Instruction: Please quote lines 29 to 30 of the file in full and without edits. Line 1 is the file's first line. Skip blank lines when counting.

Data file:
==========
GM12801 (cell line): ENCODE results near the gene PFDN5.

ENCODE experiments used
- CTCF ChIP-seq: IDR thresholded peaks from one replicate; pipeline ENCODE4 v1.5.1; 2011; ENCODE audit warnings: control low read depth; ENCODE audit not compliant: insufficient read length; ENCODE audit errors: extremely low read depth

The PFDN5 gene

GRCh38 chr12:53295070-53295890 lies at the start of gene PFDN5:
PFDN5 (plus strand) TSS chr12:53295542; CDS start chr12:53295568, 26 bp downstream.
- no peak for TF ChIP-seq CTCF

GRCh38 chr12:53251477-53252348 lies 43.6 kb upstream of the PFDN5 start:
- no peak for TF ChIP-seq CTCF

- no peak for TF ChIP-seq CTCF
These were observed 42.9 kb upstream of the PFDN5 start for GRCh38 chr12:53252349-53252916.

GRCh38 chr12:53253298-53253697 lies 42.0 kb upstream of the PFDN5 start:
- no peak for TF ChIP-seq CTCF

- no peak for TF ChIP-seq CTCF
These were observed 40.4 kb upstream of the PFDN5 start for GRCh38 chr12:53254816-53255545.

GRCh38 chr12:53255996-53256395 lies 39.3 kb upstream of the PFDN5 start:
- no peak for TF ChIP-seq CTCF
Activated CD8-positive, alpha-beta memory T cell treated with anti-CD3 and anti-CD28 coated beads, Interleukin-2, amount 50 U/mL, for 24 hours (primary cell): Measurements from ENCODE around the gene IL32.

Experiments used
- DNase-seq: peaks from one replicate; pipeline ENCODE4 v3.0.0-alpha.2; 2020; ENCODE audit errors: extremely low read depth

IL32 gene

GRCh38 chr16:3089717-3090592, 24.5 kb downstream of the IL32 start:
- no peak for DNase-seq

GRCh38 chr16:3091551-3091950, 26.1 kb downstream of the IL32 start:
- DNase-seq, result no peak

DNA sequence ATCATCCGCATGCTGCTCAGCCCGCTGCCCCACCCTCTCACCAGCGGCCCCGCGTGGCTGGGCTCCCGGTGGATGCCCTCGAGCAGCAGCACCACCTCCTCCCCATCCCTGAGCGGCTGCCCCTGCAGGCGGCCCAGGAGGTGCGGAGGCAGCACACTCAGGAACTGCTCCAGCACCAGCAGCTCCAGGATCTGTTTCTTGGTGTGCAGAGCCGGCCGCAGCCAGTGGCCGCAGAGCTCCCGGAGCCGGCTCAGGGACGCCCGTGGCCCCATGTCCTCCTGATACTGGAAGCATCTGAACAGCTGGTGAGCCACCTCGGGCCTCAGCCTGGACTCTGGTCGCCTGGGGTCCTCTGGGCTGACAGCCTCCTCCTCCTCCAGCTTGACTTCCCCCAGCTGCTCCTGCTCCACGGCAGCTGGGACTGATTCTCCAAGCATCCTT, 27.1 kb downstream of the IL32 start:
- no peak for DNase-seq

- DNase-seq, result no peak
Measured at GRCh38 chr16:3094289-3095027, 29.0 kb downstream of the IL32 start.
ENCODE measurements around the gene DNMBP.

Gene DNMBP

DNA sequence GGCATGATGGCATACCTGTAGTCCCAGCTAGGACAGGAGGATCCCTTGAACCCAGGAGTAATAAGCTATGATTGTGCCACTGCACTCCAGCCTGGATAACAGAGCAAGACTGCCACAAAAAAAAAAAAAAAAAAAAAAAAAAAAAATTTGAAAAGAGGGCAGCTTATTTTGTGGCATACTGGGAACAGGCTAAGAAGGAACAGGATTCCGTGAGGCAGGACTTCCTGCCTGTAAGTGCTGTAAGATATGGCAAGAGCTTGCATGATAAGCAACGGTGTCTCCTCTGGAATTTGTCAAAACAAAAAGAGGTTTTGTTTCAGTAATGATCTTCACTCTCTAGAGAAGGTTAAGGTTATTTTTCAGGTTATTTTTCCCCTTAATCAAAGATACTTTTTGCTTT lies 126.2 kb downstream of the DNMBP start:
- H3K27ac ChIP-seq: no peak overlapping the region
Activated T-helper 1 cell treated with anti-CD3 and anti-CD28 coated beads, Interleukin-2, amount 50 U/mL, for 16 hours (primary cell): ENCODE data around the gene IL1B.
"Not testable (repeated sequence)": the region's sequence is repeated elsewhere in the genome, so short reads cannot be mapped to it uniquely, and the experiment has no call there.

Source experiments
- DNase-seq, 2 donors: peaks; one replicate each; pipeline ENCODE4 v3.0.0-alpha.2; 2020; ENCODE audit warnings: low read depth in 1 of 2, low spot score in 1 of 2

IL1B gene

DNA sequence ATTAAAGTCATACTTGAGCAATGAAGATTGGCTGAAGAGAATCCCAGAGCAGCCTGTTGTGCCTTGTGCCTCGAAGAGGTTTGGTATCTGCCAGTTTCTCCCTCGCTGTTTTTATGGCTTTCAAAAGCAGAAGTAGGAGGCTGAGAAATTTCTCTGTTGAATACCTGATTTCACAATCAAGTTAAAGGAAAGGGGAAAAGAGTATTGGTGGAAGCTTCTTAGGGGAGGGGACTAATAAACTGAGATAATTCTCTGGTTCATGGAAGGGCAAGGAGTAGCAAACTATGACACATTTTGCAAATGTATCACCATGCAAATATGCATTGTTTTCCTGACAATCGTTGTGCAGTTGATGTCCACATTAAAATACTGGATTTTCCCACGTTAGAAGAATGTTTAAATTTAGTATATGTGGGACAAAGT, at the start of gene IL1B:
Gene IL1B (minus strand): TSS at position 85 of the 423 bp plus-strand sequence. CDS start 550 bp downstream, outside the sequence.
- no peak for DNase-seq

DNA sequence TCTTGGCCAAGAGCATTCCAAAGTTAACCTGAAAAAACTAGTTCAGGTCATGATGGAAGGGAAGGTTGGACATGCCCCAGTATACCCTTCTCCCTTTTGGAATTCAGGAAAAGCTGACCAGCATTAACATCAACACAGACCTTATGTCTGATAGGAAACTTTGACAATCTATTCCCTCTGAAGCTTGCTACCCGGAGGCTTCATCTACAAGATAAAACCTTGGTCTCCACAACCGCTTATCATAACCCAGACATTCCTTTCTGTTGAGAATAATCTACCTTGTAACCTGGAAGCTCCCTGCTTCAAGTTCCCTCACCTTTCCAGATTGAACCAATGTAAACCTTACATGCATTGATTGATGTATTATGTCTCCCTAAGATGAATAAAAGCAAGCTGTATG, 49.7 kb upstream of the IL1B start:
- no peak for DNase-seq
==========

Measured at GRCh38 chr16:3094289-3095027, 29.0 kb downstream of the IL32 start.
ENCODE measurements around the gene DNMBP.